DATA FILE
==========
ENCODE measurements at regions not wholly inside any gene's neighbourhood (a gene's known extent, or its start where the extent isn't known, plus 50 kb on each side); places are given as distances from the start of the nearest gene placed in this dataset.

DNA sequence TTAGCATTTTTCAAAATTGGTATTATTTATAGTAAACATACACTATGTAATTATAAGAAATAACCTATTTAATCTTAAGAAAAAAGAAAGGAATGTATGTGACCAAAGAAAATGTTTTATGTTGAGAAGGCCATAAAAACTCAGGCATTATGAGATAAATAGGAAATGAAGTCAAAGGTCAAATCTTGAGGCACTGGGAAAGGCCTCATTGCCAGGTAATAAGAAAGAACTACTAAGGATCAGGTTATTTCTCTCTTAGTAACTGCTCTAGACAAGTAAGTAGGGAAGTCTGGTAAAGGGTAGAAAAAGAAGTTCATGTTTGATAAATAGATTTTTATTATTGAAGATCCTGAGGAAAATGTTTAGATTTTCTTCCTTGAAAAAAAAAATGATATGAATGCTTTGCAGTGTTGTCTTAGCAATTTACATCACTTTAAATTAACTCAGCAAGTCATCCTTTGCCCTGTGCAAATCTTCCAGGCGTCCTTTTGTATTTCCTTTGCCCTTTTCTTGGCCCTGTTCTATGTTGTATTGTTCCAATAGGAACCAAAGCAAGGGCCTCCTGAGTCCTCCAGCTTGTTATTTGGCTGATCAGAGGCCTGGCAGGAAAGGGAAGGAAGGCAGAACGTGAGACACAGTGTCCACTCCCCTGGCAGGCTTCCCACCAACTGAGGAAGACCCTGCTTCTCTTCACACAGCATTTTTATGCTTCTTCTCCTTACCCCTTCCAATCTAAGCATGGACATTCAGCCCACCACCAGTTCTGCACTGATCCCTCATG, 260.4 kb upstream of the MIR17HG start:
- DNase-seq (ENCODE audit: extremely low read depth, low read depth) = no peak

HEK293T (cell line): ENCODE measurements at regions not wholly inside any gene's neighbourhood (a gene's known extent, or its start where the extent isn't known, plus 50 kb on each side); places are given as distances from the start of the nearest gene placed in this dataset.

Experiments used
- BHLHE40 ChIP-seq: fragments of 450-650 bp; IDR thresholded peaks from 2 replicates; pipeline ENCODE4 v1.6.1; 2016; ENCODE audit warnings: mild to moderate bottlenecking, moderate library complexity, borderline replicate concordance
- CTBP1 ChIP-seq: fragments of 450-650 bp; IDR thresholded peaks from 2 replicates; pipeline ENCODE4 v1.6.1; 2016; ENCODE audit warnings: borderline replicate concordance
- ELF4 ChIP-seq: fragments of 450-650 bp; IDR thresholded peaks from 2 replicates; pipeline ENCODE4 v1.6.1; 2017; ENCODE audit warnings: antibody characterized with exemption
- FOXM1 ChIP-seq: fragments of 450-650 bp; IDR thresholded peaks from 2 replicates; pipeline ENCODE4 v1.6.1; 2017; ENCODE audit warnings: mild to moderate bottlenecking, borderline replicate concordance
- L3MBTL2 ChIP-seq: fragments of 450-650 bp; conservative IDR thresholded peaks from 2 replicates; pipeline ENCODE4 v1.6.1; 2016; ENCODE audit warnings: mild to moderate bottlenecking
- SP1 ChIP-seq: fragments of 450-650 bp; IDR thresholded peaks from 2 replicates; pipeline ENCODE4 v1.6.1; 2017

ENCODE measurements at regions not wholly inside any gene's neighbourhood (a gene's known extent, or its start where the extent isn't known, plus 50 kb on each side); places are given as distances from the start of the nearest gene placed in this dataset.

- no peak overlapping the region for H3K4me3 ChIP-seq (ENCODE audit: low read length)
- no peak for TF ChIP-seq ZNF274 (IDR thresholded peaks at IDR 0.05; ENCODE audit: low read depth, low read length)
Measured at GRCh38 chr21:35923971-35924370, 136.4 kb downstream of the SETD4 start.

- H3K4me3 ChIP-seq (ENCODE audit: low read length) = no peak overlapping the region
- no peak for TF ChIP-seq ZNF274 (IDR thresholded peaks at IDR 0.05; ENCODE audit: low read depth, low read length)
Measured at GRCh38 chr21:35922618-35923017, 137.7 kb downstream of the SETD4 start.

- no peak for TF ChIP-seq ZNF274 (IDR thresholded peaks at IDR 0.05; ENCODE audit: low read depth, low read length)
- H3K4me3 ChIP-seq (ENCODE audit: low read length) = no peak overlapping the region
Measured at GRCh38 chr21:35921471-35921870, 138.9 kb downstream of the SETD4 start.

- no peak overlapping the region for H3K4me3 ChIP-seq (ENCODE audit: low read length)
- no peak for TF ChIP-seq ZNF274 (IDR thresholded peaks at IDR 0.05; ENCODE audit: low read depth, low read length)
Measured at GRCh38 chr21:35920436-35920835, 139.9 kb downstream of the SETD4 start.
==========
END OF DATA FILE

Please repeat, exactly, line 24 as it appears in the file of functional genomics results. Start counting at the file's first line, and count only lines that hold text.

Measured at GRCh38 chr21:35920436-35920835, 139.9 kb downstream of the SETD4 start.